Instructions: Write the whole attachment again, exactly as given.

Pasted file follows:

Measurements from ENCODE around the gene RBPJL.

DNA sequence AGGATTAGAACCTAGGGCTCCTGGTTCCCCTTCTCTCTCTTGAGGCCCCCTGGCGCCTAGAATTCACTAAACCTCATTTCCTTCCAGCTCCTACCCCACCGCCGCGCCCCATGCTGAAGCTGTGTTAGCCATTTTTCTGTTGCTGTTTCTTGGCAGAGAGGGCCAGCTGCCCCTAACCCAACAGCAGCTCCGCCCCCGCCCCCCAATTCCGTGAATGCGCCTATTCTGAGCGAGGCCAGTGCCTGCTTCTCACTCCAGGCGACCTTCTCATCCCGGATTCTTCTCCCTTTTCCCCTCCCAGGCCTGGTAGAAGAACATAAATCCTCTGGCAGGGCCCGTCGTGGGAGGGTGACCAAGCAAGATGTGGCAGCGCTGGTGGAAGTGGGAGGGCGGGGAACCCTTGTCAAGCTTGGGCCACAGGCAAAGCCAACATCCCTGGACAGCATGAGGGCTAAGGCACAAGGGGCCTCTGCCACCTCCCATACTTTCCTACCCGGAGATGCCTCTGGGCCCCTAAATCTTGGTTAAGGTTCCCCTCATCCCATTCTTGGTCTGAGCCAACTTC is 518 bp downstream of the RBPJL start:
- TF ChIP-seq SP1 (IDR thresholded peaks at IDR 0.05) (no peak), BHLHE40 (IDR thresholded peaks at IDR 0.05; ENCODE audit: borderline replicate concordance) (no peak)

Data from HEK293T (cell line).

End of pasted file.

Measurements from ENCODE around the gene RBPJL.

DNA sequence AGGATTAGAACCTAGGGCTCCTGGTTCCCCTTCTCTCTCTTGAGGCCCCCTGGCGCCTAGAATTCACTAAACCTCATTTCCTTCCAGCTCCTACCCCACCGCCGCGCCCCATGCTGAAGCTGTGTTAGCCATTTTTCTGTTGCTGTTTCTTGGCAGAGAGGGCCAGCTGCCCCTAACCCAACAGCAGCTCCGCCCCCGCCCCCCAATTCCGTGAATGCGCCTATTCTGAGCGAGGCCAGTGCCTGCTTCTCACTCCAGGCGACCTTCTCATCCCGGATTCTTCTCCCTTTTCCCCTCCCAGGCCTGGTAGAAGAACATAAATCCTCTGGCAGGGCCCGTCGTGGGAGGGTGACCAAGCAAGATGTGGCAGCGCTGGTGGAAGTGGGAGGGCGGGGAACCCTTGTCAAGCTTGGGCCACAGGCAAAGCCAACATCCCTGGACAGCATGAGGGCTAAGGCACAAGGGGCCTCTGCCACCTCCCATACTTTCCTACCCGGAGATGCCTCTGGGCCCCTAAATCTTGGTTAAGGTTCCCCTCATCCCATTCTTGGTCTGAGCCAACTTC is 518 bp downstream of the RBPJL start:
- TF ChIP-seq SP1 (IDR thresholded peaks at IDR 0.05) (no peak), BHLHE40 (IDR thresholded peaks at IDR 0.05; ENCODE audit: borderline replicate concordance) (no peak)

Data from HEK293T (cell line).